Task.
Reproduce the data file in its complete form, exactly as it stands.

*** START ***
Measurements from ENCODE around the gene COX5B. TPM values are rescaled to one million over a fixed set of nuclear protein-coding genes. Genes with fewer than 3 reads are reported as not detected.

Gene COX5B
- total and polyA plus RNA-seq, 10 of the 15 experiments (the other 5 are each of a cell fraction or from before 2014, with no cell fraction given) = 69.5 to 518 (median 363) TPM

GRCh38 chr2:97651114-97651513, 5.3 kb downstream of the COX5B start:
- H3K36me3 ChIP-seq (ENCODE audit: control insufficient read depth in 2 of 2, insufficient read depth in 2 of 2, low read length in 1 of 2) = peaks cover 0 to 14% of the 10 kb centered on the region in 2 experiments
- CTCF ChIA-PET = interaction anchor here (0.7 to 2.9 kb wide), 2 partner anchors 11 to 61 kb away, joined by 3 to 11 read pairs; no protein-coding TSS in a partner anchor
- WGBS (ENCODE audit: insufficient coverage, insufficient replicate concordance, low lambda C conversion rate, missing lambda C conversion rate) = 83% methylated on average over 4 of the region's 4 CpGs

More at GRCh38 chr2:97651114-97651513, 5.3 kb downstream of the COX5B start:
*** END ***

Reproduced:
Measurements from ENCODE around the gene COX5B. TPM values are rescaled to one million over a fixed set of nuclear protein-coding genes. Genes with fewer than 3 reads are reported as not detected.

Gene COX5B
- total and polyA plus RNA-seq, 10 of the 15 experiments (the other 5 are each of a cell fraction or from before 2014, with no cell fraction given) = 69.5 to 518 (median 363) TPM

GRCh38 chr2:97651114-97651513, 5.3 kb downstream of the COX5B start:
- H3K36me3 ChIP-seq (ENCODE audit: control insufficient read depth in 2 of 2, insufficient read depth in 2 of 2, low read length in 1 of 2) = peaks cover 0 to 14% of the 10 kb centered on the region in 2 experiments
- CTCF ChIA-PET = interaction anchor here (0.7 to 2.9 kb wide), 2 partner anchors 11 to 61 kb away, joined by 3 to 11 read pairs; no protein-coding TSS in a partner anchor
- WGBS (ENCODE audit: insufficient coverage, insufficient replicate concordance, low lambda C conversion rate, missing lambda C conversion rate) = 83% methylated on average over 4 of the region's 4 CpGs

More at GRCh38 chr2:97651114-97651513, 5.3 kb downstream of the COX5B start: